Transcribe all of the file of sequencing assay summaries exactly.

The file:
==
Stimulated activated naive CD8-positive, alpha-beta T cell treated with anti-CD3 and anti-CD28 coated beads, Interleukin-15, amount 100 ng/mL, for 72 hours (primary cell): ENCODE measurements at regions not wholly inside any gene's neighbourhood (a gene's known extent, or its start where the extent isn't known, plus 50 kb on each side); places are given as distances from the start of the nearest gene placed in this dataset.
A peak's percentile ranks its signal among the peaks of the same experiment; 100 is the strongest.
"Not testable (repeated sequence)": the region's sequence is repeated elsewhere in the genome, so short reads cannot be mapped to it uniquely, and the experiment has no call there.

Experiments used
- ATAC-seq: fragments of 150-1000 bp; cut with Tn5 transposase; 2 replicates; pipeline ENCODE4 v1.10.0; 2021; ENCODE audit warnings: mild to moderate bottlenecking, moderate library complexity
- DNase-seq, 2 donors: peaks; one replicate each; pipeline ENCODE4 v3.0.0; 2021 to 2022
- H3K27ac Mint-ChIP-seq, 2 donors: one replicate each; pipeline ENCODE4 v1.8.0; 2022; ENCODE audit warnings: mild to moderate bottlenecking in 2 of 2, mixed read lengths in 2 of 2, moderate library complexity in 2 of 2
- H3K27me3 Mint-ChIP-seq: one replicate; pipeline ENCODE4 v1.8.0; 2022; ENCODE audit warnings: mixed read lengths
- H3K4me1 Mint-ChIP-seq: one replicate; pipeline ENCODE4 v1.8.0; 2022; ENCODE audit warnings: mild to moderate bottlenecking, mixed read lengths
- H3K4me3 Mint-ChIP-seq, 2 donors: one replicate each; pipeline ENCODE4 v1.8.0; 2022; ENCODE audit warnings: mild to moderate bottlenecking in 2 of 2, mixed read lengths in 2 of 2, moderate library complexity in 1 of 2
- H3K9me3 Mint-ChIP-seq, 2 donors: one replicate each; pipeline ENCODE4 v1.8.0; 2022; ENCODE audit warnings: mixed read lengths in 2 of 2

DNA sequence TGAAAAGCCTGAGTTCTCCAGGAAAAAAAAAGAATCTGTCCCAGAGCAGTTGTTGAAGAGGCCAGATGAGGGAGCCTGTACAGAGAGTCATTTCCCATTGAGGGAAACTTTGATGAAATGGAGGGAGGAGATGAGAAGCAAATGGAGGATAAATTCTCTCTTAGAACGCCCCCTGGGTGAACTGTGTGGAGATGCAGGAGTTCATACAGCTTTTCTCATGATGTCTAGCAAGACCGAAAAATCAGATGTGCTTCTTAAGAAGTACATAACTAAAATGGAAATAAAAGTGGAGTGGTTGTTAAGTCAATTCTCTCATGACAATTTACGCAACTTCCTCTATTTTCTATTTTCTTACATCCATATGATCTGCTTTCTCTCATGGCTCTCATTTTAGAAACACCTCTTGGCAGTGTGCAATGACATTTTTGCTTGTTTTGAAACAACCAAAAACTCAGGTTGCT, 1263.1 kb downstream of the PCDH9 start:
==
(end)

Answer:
Stimulated activated naive CD8-positive, alpha-beta T cell treated with anti-CD3 and anti-CD28 coated beads, Interleukin-15, amount 100 ng/mL, for 72 hours (primary cell): ENCODE measurements at regions not wholly inside any gene's neighbourhood (a gene's known extent, or its start where the extent isn't known, plus 50 kb on each side); places are given as distances from the start of the nearest gene placed in this dataset.
A peak's percentile ranks its signal among the peaks of the same experiment; 100 is the strongest.
"Not testable (repeated sequence)": the region's sequence is repeated elsewhere in the genome, so short reads cannot be mapped to it uniquely, and the experiment has no call there.

Experiments used
- ATAC-seq: fragments of 150-1000 bp; cut with Tn5 transposase; 2 replicates; pipeline ENCODE4 v1.10.0; 2021; ENCODE audit warnings: mild to moderate bottlenecking, moderate library complexity
- DNase-seq, 2 donors: peaks; one replicate each; pipeline ENCODE4 v3.0.0; 2021 to 2022
- H3K27ac Mint-ChIP-seq, 2 donors: one replicate each; pipeline ENCODE4 v1.8.0; 2022; ENCODE audit warnings: mild to moderate bottlenecking in 2 of 2, mixed read lengths in 2 of 2, moderate library complexity in 2 of 2
- H3K27me3 Mint-ChIP-seq: one replicate; pipeline ENCODE4 v1.8.0; 2022; ENCODE audit warnings: mixed read lengths
- H3K4me1 Mint-ChIP-seq: one replicate; pipeline ENCODE4 v1.8.0; 2022; ENCODE audit warnings: mild to moderate bottlenecking, mixed read lengths
- H3K4me3 Mint-ChIP-seq, 2 donors: one replicate each; pipeline ENCODE4 v1.8.0; 2022; ENCODE audit warnings: mild to moderate bottlenecking in 2 of 2, mixed read lengths in 2 of 2, moderate library complexity in 1 of 2
- H3K9me3 Mint-ChIP-seq, 2 donors: one replicate each; pipeline ENCODE4 v1.8.0; 2022; ENCODE audit warnings: mixed read lengths in 2 of 2

DNA sequence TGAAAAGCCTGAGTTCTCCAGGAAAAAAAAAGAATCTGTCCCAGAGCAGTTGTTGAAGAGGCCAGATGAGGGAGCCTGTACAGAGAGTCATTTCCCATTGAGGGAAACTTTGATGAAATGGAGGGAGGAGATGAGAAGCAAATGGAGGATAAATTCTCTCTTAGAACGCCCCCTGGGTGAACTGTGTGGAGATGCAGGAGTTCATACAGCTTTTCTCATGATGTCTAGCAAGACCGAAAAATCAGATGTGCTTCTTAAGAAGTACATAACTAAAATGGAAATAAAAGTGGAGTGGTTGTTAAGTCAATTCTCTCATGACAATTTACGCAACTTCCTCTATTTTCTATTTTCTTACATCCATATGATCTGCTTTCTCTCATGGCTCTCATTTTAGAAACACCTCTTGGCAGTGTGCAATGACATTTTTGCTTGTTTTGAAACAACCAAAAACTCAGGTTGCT, 1263.1 kb downstream of the PCDH9 start: